The government has benefited a third party by assigning it to collect vaccines which it could have done directly, says the TIB executive director
The government needs to be held accountable for the recent surge in Covid-19 transmission in Bangladesh due to the corruption in the health sector, according to a study conducted by Transparency International Bangladesh (TIB).
Dr Iftekharuzzaman, executive director of TIB, said the risk of Covid-19 infection had increased in the country due to the government’s insincerity in enforcing the law to force people to maintain its guidelines and apathy on the part of a section of people in maintaining health safety rules.
He was speaking while presenting the findings of the study, “Tackling Coronavirus Pandemic: Governance Challenges in Covid-19 Vaccine Management”, at a virtual press conference on Tuesday.
"The infection rate of coronavirus has increased due to a violation of health rules for the last one and a half years along with the contradictory behaviour of the government. The government didn't have any specific action plan," Dr Iftekharuzzaman said.
Bangladesh has in recent times been experiencing an increase in Covid-19 cases, especially in the border areas.
The TIB executive director also said the government was much more active in controlling the flow of information than in controlling corruption in the country.
“The government has been trying to control the disclosure of information since the beginning of the Covid-19 pandemic and this trend has strengthened further. We think the government is a hundred times more active in controlling the disclosure of information than in controlling corruption,” Iftekharuzzaman said.
As many as 247 journalists were condemned and tortured in 2020 for disclosing information on Covid-19, while 85 journalists were sued during the pandemic under the Digital Security Act 2018, the study said.
The study also revealed that the procurement rules of the government were not followed in the purchase of the Covid-19 vaccine from Serum Institute of India (SII).
The procurement plan and contract execution notice were not published on the CPTU (Central Procurement Technical Unit) website and there was no evidence of negotiations, which was a violation of procurement rules.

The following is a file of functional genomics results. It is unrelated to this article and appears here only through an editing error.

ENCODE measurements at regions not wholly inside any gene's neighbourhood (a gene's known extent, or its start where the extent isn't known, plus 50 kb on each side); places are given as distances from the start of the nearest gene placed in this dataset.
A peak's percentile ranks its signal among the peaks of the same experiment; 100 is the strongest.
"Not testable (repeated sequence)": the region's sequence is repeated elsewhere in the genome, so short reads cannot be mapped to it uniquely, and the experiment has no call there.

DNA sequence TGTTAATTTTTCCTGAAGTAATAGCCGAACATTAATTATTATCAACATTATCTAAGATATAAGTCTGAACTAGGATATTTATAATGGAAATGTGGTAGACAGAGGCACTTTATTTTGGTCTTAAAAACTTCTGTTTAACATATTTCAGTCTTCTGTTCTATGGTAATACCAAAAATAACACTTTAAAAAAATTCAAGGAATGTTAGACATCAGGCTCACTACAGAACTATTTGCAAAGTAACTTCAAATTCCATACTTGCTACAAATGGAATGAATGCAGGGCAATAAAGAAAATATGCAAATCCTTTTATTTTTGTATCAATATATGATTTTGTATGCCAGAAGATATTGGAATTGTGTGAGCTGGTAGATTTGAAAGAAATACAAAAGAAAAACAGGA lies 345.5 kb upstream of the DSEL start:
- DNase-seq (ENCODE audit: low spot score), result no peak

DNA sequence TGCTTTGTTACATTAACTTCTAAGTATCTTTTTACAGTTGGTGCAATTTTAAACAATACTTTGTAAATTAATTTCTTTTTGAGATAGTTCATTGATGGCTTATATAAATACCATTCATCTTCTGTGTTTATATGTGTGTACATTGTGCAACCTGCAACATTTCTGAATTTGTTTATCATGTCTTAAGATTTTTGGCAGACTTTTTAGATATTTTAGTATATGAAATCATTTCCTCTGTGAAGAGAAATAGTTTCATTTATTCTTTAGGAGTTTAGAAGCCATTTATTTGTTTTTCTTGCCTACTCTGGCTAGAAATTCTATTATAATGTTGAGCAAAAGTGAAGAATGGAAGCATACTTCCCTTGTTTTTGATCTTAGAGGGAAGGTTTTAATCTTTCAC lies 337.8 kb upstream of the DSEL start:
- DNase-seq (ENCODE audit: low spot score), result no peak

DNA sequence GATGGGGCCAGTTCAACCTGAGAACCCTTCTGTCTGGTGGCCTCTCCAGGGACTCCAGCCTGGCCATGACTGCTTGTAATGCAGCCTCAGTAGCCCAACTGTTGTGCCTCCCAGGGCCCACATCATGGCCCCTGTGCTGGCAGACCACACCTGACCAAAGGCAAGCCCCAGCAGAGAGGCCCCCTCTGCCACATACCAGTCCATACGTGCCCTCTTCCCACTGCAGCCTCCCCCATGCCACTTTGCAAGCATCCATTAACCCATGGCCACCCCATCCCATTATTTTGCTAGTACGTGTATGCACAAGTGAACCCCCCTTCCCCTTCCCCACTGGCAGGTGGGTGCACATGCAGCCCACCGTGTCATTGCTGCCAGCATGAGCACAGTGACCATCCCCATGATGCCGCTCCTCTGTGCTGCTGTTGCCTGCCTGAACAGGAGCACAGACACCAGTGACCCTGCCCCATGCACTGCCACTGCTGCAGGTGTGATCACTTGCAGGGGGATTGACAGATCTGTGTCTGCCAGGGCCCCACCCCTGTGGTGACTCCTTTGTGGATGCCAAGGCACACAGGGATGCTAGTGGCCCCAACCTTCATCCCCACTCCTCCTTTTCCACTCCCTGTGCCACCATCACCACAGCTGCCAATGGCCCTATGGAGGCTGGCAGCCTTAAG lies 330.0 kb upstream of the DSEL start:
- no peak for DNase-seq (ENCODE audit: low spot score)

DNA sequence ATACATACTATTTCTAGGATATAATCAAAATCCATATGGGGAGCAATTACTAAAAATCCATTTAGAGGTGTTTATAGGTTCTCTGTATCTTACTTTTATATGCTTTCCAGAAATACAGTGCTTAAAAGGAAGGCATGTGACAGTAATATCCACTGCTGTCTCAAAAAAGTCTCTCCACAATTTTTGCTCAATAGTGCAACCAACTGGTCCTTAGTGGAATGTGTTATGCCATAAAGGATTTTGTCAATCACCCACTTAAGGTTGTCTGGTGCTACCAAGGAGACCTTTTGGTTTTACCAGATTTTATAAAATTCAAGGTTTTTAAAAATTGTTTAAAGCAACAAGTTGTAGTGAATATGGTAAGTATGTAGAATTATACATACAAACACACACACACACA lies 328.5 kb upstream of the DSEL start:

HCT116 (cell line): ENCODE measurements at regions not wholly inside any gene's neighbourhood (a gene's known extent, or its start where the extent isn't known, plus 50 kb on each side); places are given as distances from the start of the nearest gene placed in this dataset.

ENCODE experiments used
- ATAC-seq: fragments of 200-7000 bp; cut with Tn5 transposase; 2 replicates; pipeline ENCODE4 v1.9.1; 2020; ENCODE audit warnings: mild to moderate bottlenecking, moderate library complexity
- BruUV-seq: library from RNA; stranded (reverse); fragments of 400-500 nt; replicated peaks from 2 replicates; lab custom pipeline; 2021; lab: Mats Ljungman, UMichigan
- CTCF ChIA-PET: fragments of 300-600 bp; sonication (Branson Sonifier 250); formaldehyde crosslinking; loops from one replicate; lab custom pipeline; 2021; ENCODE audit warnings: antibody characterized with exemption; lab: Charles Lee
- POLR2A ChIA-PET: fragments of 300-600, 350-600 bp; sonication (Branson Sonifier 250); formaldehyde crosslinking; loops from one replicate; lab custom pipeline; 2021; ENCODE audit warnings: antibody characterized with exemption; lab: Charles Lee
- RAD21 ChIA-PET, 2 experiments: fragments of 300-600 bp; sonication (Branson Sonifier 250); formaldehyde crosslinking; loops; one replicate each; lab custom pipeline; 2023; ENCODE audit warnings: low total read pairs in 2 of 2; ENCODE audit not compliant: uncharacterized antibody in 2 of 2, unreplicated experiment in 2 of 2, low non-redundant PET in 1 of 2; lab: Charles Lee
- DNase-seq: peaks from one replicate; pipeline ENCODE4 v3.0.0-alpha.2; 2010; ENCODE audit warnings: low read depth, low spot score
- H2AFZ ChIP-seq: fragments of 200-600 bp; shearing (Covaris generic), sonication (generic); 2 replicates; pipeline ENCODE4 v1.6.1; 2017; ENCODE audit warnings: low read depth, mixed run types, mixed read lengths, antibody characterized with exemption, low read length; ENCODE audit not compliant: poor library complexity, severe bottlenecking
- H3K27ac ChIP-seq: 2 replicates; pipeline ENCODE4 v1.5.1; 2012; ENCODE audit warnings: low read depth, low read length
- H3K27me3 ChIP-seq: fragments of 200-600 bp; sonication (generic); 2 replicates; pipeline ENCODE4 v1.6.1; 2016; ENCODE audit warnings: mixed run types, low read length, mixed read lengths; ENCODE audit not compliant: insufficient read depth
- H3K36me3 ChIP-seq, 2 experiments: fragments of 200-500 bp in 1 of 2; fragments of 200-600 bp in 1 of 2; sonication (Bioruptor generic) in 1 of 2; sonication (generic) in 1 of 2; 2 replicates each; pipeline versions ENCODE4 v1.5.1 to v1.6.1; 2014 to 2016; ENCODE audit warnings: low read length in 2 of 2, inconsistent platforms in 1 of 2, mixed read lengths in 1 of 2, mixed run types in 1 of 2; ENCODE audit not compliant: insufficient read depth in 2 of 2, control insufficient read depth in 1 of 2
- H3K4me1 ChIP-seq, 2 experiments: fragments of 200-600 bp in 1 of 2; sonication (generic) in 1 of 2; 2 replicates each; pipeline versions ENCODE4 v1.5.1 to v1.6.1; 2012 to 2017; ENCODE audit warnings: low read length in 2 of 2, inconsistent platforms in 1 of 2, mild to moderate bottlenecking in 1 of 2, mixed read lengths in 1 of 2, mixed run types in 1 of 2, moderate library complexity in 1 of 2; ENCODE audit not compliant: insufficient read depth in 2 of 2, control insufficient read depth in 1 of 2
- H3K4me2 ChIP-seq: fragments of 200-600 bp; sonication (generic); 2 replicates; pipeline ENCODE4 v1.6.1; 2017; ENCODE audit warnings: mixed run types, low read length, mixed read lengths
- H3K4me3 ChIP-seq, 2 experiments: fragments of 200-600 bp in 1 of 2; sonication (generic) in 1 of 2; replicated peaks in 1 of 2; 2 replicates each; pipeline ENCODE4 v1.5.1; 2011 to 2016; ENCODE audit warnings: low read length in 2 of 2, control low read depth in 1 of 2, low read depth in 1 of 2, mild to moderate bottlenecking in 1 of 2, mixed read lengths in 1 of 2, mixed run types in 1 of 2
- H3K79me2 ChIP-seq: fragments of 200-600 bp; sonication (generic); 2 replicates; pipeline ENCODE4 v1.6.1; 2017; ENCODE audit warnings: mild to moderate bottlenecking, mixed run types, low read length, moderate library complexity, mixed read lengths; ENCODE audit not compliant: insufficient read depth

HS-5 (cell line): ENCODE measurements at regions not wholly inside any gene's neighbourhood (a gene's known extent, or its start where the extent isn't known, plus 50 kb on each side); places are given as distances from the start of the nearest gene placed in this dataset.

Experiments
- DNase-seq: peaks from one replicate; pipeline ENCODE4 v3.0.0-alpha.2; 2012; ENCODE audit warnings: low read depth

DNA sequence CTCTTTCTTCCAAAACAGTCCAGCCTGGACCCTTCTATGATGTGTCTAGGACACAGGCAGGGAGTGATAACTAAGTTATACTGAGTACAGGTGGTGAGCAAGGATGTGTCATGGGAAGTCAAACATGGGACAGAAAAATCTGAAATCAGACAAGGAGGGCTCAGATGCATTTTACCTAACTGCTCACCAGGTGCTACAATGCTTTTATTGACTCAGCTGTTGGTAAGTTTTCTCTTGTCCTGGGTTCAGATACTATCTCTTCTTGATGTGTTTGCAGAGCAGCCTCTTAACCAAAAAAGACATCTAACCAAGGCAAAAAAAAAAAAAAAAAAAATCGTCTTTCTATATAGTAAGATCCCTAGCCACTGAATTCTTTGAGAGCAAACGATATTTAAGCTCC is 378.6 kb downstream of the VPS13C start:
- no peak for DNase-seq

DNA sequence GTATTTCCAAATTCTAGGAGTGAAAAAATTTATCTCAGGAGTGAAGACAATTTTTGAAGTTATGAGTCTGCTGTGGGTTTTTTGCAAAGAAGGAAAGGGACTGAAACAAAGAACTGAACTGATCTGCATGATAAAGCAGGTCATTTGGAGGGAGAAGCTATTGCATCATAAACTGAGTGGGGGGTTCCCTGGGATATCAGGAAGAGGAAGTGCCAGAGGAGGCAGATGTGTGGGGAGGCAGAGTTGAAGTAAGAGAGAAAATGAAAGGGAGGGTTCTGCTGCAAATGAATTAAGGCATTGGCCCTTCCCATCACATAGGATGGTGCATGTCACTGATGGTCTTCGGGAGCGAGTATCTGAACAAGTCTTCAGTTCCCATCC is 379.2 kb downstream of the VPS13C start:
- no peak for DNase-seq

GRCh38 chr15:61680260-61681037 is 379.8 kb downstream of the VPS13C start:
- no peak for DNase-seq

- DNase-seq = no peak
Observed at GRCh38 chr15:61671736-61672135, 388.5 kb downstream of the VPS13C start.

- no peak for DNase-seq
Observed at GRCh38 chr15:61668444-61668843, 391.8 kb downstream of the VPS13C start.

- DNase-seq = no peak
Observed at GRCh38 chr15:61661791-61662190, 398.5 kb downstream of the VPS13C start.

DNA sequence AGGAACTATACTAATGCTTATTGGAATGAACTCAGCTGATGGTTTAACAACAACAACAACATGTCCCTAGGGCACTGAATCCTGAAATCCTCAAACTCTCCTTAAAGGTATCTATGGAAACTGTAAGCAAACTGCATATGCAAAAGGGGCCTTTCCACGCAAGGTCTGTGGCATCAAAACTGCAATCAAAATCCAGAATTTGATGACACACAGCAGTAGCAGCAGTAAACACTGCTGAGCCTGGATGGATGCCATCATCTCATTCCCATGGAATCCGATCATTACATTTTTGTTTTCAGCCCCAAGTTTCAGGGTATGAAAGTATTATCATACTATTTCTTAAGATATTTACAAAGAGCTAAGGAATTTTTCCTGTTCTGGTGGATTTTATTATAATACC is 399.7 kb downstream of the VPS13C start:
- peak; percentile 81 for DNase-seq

There was an inclusion of a third party in vaccine imports without showing logical reasons and Bangladesh bought the vaccines at a higher price than the countries of the European Union and African Union and Sri Lanka and Nepal, the study notes.
If the government had bought the vaccine directly from SII, Bangladesh could have saved money or procured more vaccines. But now, the third party will make a profit of around Tk77 for each dose, which means a profit margin of Tk38.37 crore from supplying five million vaccine shots. Moreover, the total profit from importing 30 million doses will be Tk231 crore.
Dr Iftekharuzzaman said the government had benefited a third party by assigning it to collect vaccines which the state could have done directly.
The government had announced that vaccines would be given to around 140 million people or 80% of the population, but no specific strategy and pragmatic framework had so far been formulated for the challenging job to be accomplished, he added.
According to the study, outgoing migrant workers suffered a lot as they were not brought under timely vaccination and were uncertain as to when they would be able to go back to their workplaces. They each had to spend an extra TK 60-70 thousand for not having vaccination certificates.
On the other hand, the 3rd and 4th class workers in 56% organizations, cleaners in 26.6% organizations, and field-level workers in 10.8% organizations were not covered under vaccination. The vaccination rate among women was only 37% ,which is very low, the study revealed.
Corruption in health sector
More than a year after the outbreak of the pandemic, Bangladesh has 664 government ICU beds allocated for Covid patients across the country. Of them, 364 are in Dhaka city, 33 in Chittagong city and 256 in the remaining 62 districts.
Although the government planned to install 10 ICU beds in every district, it was yet to be implemented.
Due to the ICU bed crisis at government hospitals, patients were forced to seek expensive treatment in private hospitals where the average cost of Covid-19 treatment was more than Tk5 lakh.
On the other hand, Tk15-20 lakh per person were needed in the appointment of technical manpower in the health department.
Meanwhile, Tk31 crore was wasted due to the construction of Bashundhara hospital and its sudden closure.
TIB Deputy Program Manager Md Julkarnayeen said: "They suddenly opened the hospital and then closed it. Moreover, they did not keep any ICU facilities there, only built general wards.”
He said the huge amount of money was wasted due to the lack of coordination within the government.
The study also revealed that 35% of the 23 incentive packages, with an allocation of Tk1,28,303 crore announced by the government to offset the Covid-19 impact, were yet to be disbursed.